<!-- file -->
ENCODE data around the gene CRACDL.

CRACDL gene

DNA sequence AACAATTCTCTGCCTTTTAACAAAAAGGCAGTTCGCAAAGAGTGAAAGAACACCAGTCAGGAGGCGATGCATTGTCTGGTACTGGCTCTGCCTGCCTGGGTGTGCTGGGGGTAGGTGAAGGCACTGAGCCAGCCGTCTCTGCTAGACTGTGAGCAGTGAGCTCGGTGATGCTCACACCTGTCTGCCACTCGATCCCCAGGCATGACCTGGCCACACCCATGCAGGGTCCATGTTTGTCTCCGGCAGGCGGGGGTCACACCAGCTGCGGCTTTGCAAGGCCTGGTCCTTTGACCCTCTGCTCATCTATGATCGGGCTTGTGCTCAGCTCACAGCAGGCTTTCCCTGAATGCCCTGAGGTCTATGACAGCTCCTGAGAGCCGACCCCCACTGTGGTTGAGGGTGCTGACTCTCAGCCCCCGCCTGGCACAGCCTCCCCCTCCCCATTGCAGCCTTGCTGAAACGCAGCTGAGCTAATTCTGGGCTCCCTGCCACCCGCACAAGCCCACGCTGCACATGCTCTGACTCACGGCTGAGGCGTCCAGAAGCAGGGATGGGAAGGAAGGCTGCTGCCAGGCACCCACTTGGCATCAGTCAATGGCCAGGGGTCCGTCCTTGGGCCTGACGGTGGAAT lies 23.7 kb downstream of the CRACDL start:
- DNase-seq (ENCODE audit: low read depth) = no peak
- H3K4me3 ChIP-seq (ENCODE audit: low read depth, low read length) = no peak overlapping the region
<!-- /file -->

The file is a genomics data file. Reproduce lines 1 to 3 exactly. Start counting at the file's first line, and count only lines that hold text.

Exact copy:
ENCODE data around the gene CRACDL.

CRACDL gene

DNA sequence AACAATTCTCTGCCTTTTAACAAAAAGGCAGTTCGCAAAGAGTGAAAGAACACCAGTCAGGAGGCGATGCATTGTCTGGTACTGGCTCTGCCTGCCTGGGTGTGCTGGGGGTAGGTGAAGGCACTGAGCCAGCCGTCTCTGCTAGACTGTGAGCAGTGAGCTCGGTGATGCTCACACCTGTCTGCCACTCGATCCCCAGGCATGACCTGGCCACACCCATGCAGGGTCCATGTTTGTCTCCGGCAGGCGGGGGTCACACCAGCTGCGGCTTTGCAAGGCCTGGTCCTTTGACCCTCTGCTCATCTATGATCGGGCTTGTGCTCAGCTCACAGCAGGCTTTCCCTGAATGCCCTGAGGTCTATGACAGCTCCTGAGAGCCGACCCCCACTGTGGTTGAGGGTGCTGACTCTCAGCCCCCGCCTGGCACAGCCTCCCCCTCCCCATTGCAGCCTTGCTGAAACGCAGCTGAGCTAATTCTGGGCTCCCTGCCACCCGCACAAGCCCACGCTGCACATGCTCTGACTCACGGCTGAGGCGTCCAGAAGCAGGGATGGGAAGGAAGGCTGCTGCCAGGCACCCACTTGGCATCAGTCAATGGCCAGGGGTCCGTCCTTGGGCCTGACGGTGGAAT lies 23.7 kb downstream of the CRACDL start: